From the Classroom to Your New Career

I graduated in 2015. And when I talk to the graduating classes behind me, the number one question is, “What do I do now”?

Trust me, you’re not alone.

Throughout your coursework, you were faced with several hurdles that you had to overcome to reach your end goal. Now that your degree hangs on your wall, you can’t help but wonder, what’s next? How will this transition be, from the classroom to a career?

I remember the monumental pressure you’re feeling. And while I’m not that far ahead of you on this road, I’ve found it helpful to get specific about the challenges that you can expect after graduating.

Define your career interests

At the risk of sounding overly simplistic, a first step is to figure out what your interest are. What excites you and what are you good at? Even within your field of study, there’s a lot of room to explore. I’m a Mechanical Engineering major, I was specifically intrigued by problem-solving, math, and science. So, I knew that I would enjoy a career in a field that frequently required me to flex those muscles. Not every engineer looks for this sort of work in his or her day-to-day though – nothing wrong with that.

But insights like this will be your North Star in the transition to come.

Build your work experience

A common follow-up is to hoard as much experience as possible. In our industry (and in similar fields) we do this through co-ops and internships opportunities. Theory’s one thing, but there’s no better way to understand what career path you would like to explore other than getting out and gaining that hands-on experience. Even the opportunities that don’t pan out will tell you volumes about what you are and are not looking for.

Personally, I’m a big fan of how these programs work at McKenney’s. I went through an internship program that had me working on real projects in just weeks, and in 12 months I was engineering solutions on my own.

Continuously learn

One revelation I had was when I realized was that my new career isn’t that different than the classroom.

What I mean by that is, there will always be continuous learning. It’s overly simplistic to think we get to compartmentalize education into four years, close the book on that chapter, and coast through a career until retirement. You may think, well, I just graduated, so shouldn’t I have learned all that I need to have a successful career? The answer is yes!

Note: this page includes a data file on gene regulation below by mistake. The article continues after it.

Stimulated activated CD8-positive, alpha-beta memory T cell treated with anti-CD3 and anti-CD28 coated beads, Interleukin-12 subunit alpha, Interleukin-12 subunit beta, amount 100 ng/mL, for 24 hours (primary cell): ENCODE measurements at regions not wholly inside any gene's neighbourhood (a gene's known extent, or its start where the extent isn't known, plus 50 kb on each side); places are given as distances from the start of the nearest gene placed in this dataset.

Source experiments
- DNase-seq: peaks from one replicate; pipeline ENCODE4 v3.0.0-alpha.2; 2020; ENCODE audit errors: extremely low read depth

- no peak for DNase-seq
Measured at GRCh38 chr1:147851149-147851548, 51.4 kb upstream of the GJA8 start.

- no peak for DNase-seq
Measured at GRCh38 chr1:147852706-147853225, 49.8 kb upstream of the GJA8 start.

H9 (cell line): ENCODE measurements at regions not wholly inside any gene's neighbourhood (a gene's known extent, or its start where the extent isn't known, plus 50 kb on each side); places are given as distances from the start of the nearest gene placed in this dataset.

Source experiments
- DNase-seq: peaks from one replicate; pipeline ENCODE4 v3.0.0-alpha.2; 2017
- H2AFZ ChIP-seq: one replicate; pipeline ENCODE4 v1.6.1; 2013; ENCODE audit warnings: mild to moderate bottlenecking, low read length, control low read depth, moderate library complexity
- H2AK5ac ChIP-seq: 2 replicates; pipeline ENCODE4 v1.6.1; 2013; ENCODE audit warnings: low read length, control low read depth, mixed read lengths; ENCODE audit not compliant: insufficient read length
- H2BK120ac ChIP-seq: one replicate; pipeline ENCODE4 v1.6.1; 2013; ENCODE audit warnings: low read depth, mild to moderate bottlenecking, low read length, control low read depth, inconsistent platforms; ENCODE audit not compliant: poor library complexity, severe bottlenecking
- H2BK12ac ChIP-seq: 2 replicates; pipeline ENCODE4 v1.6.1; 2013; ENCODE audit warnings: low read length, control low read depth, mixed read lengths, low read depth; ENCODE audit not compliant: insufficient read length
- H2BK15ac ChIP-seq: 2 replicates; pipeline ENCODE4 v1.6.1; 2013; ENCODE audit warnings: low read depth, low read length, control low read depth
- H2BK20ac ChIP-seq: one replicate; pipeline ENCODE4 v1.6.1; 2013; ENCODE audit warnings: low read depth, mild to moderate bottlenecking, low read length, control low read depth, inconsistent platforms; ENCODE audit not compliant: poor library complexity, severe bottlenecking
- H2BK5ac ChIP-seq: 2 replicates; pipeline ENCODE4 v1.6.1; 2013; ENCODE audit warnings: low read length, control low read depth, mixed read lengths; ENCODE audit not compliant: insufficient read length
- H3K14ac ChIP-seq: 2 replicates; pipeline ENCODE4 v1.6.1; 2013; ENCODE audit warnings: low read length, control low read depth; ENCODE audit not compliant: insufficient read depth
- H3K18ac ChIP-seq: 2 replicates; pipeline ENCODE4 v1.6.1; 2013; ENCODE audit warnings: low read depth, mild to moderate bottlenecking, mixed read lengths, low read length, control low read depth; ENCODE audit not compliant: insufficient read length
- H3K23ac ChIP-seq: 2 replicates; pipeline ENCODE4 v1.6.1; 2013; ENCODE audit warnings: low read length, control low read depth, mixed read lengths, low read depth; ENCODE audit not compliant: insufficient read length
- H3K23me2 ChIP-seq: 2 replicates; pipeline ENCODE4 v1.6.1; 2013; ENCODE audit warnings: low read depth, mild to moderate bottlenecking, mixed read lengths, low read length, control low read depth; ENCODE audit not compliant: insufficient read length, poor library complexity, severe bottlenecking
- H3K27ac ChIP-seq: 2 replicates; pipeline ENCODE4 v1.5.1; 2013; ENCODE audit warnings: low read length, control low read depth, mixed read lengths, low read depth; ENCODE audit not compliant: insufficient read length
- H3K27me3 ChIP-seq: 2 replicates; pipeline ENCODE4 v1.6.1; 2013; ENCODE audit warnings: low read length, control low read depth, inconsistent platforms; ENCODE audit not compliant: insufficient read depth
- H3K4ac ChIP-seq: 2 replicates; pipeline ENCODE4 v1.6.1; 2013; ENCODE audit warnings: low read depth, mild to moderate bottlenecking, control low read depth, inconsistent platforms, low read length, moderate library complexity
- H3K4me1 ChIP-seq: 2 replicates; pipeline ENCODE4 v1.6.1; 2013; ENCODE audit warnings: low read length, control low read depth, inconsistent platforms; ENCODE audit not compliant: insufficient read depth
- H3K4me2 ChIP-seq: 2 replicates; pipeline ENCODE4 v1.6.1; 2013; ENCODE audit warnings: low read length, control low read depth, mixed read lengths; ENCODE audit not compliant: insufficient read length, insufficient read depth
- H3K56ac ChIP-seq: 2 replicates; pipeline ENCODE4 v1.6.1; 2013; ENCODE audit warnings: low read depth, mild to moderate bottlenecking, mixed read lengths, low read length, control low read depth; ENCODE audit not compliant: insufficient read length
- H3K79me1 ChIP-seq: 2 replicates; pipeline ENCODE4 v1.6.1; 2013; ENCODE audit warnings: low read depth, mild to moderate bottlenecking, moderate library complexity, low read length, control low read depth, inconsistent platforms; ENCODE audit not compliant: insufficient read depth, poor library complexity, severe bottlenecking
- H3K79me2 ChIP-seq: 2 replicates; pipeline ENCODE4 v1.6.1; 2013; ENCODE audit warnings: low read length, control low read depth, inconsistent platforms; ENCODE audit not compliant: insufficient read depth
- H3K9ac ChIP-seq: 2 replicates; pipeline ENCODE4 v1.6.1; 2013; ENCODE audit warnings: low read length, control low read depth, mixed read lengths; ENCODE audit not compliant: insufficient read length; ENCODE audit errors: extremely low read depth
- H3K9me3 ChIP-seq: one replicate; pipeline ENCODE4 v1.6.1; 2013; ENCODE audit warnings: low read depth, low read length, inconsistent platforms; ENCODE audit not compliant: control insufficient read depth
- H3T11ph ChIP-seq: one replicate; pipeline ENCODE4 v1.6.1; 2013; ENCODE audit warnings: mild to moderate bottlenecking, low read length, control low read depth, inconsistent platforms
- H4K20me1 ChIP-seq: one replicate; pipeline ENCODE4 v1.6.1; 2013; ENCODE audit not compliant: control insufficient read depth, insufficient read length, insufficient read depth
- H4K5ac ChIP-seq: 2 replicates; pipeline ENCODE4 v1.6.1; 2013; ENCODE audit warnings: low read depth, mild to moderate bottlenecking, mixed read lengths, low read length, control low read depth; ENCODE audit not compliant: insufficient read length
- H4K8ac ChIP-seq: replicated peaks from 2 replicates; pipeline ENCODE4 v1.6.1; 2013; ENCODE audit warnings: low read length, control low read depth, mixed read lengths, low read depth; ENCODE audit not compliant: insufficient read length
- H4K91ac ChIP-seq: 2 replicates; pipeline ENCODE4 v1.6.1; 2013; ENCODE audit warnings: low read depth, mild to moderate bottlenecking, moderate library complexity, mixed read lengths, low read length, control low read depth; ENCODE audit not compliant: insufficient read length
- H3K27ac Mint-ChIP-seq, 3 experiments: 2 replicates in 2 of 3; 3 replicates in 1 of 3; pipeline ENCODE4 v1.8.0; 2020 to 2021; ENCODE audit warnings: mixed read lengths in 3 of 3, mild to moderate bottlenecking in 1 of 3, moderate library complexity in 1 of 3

College will teach you how to become an excellent problem solver, critical thinker, continuous learner, and great communicator: all of which are skills I’ve found to be invaluable to success as an engineer. I think you’ll find they’re must-haves in any career path that you choose to pursue, too.


Speaking from experience, here are a few career tips for becoming a successful engineer:

  1. Thinking outside of the box

A lot of times, the answer to this problem is going to require a different approach than the last problem. Try new things. Invent your own solution.

You have the foundation from your degree program, now do something that is outside of the “norm”. Tap into your creativity and continuously learn new things.

  1. Utilize your resources

Collaboration is a huge part of what I do. I had to become comfortable with asking questions, understanding that I did not always know the answer.

The key, it turns out, has been less about knowing facts cold, but knowing who to ask. Use the resources around you to figure out the best solution.

  1. Enhance your communication skills

You will need to be comfortable effectively talking to customers (and I’m talking both internal and external) to deliver a top-notch product.

It’s important to note that your customer rarely has the depth of knowledge that you have in your specific field. Keep that context in mind: at times you will need to explain to non-engineers your intentions so that you set clear expectations.

Many of my peers at McKenney’s have depth that I don’t yet have. But when it comes to the pivot from college to career, I have some fresh experience I hope can serve as a template for your own transition.

Have a question for Brandon or our experts? Leave your comment below and check out our website for more information.


About Brandon Toombs


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